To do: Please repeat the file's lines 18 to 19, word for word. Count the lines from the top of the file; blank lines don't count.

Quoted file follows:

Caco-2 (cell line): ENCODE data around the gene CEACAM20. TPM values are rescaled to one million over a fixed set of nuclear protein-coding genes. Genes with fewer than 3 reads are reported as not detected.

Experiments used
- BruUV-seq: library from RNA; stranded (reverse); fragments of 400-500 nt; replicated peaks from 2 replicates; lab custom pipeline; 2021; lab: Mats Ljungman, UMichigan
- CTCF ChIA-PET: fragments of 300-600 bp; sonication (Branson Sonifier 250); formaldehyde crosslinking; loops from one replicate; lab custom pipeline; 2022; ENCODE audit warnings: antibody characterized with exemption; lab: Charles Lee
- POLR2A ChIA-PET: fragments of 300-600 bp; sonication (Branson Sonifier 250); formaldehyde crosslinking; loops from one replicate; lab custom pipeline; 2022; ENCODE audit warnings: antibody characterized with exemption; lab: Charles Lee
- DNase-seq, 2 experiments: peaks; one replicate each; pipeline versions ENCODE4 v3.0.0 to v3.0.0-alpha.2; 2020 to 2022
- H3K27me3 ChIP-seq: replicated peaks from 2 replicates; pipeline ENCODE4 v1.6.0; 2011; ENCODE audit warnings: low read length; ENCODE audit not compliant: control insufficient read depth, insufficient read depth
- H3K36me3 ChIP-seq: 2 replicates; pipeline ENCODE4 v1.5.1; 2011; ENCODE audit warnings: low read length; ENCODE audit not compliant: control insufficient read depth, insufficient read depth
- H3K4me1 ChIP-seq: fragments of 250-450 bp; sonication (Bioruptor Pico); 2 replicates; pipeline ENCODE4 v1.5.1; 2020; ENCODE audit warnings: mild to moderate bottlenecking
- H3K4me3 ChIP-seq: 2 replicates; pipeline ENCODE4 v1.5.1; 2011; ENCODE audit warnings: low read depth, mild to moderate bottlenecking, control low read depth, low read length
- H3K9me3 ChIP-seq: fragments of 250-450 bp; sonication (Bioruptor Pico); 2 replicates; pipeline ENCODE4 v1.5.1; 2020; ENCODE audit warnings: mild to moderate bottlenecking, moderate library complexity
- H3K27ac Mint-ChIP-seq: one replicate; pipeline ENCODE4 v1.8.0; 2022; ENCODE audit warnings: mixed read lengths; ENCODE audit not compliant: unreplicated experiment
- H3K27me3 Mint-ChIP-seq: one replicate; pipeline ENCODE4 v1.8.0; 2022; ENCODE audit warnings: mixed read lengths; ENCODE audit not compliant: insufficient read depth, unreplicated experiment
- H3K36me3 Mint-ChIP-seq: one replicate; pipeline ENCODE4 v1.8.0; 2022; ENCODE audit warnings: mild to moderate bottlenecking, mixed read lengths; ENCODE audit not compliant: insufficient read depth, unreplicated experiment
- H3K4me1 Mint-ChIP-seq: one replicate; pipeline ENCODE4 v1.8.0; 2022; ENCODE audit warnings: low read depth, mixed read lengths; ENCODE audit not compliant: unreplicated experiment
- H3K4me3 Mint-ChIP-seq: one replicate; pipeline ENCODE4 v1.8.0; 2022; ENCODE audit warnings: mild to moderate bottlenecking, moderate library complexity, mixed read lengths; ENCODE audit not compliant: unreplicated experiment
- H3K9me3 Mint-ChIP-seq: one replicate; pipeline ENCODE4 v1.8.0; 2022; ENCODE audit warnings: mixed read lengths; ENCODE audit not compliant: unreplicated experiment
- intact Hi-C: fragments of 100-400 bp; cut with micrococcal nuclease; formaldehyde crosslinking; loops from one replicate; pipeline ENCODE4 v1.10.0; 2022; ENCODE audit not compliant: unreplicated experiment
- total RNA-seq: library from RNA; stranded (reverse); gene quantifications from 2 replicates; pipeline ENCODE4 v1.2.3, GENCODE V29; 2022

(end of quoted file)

- intact Hi-C: fragments of 100-400 bp; cut with micrococcal nuclease; formaldehyde crosslinking; loops from one replicate; pipeline ENCODE4 v1.10.0; 2022; ENCODE audit not compliant: unreplicated experiment
- total RNA-seq: library from RNA; stranded (reverse); gene quantifications from 2 replicates; pipeline ENCODE4 v1.2.3, GENCODE V29; 2022